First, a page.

The rest of this paper is organized as follows. Section 2 introduces the related works about the localization of WSNs. Sections 3 and 4, respectively, present our algorithm of LSARSSI and ILSARSSI. Section 5 presents our implementation and the simulation results. We conclude this paper in Section 6.

2. Related Works

According to the deployment of beacon nodes, localization technology can be classified into two categories: multiple stationary beacon nodes based approaches and mobile beacon node(s) based approaches.

2.1. Multiple Stationary Beacon Nodes Based Approaches

Measurement techniques in WSNs based on multiple stationary beacon nodes can be broadly classified into two categories: range-based approaches and range-free approaches.

2.1.1. Range-Based Approaches

Range-based approaches assume that sensor nodes can measure the distance and/or the relative directions of neighbor nodes. Several mechanisms have been proposed to measure the node’s physical distance. For example, time of arrival (TOA) obtains range information through signal propagation times [12], and time difference of arrival (TDOA) estimates the node location by utilizing the time differences among signals that are received from multiple senders [13]. As an extension of TOA and TDOA, angle of arrival (AOA) allows nodes to estimate the relative directions between neighbors by setting an antenna array for each node [14].

All the previous approaches require additional hardware equipment so as to increase the cost of the sensor nodes greatly. Such, TDOA needs at least two signal generators [13]. AOA needs antenna arrays and multiple ultrasonic receivers [14].

A popular and widely used ranging technique is the received signal strength (RSS) or quantified as the received signal strength indicator (RSSI). RSSI is utilized to estimate the distance between two nodes with ordinary hardware [12, 15]. Various theoretical or empirical models of radio signal propagation have been constructed to map absolute RSSI values into estimated distances [16]. The accuracy and precision of such models, however, are far from perfect because of factors such as multipath fading and background interference [15, 17].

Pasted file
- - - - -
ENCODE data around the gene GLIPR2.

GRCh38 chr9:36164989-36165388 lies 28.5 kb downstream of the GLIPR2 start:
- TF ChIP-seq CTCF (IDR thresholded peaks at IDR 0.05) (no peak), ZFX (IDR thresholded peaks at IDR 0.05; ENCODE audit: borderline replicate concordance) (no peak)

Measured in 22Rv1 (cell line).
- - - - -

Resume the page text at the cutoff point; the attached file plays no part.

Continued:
2.1.2. Range-Free Approaches

Given that range-based approaches are limited by hardware limitations and energy constraints, researchers have proposed range-free solutions as cost-effective alternatives.

Range-free approaches rely on the connectivity measurements between the measurement sensor nodes and a number of reference nodes, called seeds. For example, in the centroid algorithm [18], seeds broadcast their position to all neighbor nodes that record all received beacons. Each node estimates its location by calculating the center of the locations of all seeds it hears. In Approximate Point-in-Triangulation Test (APIT) [19], each node estimates whether it resides inside or outside several triangular regions bounded by the seeds that it hears and refines the computed location by overlapping such regions. In ring overlapping based on comparison of received signal strength indicator (ROCRSSI) [20], each sensor node uses a series of overlapping rings to narrow down the possible area in which it resides.

2.2. Mobile Beacons Approaches

Localization algorithms mentioned previously are in static sensor networks, which are not available in some scenarios. Recently, mobile-assisted localization approaches have been proposed to improve the efficiency of range-based approaches [10, 21]. The location of a sensor node can be calculated with the range measurements from the mobile beacon to itself; the localization accuracy can also be improved by multiple measurements that are obtained when the mobile beacons are in different positions.